Grant Funds Study of Injuries to Caregivers of SCI/D Patients
Mark Nash, Ph.D., professor of neurological surgery, and physical medicine and rehabilitation at The Miami Project to Cure Paralysis, has been awarded a four-year $2.5 million grant from the Department of Health and Human Services’ National Institute on Disability, Independent Living and Rehabilitation Research to study interventions for functional decline and secondary medical complications sustained by caregivers of people with spinal cord injuries and diseases (SCI/D).
“While clinicians and researchers often focus on the person with SCI/D, the caregiver can be left entirely out of the care plan, even as the health and functional reserve of the care recipient undergoes inevitable aging-related decline, and the reserve of the caregiver to satisfy essential daily needs of the care recipient is exceeded,” said Nash. “It’s thus not surprising that pain, anxiety and depression among caregivers of people with SCI/D are disturbingly prevalent, and worsening.”
The work is a collaborative Disability Rehabilitation Research Project conducted by faculty at The Miami Project (Eva Widerstrom-Noga, D.D.S., Ph.D., research professor of neurological surgery, and physical medicine and rehabilitation, Rachel Cowan, Ph.D., research assistant professor of neurological surgery, and Kim Anderson-Erisman, Ph.D., research associate professor of neurological surgery), Department of Medicine (Armando Mendez, Ph.D., research associate professor), Department of Physical Medicine and Rehabilitation (Kevin L. Dalal, M.D., research associate professor) and the UHealth Fitness and Wellness Center (Anthony Musto, Ph.D.), as well as by two researchers at Craig Hospital in Englewood, Colo., which is part of the NIDILRR Rocky Mountain Model Regional Spinal Cord System.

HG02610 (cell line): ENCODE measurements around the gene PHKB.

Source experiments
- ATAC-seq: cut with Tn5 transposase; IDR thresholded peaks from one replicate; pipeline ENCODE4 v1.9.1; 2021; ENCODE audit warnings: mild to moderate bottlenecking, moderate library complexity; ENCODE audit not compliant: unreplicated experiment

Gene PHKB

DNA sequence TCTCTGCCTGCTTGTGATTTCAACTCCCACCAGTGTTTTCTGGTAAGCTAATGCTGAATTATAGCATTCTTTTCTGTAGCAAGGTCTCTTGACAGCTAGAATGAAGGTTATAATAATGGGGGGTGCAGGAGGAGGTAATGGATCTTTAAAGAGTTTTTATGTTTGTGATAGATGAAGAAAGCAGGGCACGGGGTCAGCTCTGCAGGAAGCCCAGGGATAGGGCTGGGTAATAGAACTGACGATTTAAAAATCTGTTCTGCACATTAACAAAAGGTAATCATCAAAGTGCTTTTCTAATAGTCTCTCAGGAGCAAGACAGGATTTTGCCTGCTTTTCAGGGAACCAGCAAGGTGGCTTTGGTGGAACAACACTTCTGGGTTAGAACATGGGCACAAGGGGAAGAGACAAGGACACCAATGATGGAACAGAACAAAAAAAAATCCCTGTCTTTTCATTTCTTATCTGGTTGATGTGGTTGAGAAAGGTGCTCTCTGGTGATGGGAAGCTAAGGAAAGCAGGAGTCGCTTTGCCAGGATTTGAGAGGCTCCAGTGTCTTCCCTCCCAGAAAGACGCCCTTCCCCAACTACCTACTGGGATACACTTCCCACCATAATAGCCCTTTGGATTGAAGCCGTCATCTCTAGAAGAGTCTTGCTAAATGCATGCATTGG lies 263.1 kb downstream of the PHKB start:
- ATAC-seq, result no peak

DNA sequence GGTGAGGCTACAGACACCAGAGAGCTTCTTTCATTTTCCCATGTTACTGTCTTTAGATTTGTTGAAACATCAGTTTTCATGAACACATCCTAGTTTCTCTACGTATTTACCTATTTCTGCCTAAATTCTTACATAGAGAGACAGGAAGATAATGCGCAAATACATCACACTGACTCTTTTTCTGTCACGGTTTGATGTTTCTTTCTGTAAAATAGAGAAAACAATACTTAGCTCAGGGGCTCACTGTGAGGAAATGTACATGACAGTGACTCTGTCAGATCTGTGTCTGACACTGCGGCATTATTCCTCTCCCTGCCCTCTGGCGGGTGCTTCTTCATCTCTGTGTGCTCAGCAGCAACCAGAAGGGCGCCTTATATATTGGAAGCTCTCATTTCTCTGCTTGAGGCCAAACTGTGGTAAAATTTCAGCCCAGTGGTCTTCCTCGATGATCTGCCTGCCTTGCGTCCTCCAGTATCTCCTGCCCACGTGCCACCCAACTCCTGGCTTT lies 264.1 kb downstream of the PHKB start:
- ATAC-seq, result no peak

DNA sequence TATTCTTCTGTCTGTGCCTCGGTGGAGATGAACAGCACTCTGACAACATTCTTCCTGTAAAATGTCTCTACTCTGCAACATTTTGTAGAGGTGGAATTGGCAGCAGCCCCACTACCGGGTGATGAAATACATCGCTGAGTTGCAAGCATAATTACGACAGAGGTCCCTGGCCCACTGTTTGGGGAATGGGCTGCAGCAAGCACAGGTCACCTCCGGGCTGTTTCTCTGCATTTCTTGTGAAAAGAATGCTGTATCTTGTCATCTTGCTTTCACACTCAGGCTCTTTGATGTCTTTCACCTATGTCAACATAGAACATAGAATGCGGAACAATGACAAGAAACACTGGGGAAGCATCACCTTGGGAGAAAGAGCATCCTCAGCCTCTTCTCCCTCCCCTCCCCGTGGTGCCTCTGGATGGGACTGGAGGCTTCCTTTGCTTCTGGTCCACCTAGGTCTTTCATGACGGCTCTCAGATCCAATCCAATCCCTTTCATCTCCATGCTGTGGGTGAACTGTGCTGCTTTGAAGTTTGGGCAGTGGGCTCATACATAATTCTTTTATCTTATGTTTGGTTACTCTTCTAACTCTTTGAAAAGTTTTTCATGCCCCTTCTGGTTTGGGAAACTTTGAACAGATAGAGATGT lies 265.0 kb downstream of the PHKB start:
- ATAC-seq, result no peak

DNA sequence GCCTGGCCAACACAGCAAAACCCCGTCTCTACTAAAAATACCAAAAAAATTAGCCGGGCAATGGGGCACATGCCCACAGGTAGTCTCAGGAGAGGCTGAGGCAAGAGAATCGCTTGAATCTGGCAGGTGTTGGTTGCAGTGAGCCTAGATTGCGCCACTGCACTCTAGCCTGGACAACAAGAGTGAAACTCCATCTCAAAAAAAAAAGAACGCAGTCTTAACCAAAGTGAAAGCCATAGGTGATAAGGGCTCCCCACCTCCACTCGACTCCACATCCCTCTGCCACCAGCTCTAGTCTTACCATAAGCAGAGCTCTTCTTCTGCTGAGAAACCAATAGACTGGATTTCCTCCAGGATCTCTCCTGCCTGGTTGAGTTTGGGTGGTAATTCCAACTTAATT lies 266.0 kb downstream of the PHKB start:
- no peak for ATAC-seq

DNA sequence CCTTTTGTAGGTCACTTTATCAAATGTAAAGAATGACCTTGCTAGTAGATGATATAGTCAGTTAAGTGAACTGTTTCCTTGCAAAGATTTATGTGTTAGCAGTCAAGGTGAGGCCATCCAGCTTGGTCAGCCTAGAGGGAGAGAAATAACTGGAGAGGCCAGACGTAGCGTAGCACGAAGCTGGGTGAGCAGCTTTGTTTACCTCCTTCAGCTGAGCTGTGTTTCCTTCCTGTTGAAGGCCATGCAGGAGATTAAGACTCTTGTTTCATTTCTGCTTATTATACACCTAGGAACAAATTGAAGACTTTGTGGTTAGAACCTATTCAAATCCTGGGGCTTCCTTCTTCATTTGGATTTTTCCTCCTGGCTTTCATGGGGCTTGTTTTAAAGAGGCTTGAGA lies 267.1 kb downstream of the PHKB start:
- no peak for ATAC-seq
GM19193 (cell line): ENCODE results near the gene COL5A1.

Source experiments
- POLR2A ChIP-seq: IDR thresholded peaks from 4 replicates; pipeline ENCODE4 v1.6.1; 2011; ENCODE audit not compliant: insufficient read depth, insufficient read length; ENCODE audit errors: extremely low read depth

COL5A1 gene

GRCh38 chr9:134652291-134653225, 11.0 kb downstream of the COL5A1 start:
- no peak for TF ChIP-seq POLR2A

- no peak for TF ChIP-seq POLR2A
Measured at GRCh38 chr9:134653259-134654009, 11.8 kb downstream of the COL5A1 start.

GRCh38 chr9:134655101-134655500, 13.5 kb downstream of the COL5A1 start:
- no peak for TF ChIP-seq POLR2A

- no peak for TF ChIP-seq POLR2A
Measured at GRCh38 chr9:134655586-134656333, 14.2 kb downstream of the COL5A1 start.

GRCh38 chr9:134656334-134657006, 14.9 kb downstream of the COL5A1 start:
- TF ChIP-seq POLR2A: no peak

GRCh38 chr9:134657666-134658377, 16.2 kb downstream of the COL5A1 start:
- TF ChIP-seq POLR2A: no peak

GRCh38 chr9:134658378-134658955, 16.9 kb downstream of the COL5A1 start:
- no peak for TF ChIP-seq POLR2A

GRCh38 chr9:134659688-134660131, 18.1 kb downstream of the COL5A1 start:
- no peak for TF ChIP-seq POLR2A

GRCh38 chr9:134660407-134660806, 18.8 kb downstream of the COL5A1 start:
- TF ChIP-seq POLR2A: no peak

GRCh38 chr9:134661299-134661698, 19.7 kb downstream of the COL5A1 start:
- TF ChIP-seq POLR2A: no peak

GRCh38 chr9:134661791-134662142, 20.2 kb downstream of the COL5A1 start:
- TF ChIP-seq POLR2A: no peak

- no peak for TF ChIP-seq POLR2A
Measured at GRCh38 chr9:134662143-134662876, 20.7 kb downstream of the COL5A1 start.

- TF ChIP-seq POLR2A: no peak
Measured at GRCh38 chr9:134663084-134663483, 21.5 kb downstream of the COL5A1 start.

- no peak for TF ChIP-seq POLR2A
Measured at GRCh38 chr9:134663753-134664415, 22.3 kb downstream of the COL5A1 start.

The project will leverage findings from multiple grants awarded to Nash by the National Institute for Disability, Independent Living, and Rehabilitation Research and the U.S. Department of Defense, which established guidelines in people with SCI/D for comprehensive lifestyle intervention on cardiometabolic disease and its component risks. The current work will examine the predictable shift of many health and function-related responsibilities increasingly borne by adjuvant providers, now classified as “health care provider extenders” or “caregivers.” These individuals are challenged to support greater health and functional demands of aging with SCI/D while they are similarly experiencing health and functional decline accompanying their own aging.
This shifting of care providers will likely continue due to an uncertain future of disability coverage within an evolving American health system.
“We have already started to observe, yet do not fully comprehend the many complex challenges imposed by aging on people with SCI/D and their caregivers,” said Nash. “Targeted interventions are needed for caregivers of people with SCI/D who are required to be more physically active, are required to lift/push/roll an impaired body far more often, and often assume caregiving responsibilities early in the life of the care recipient.”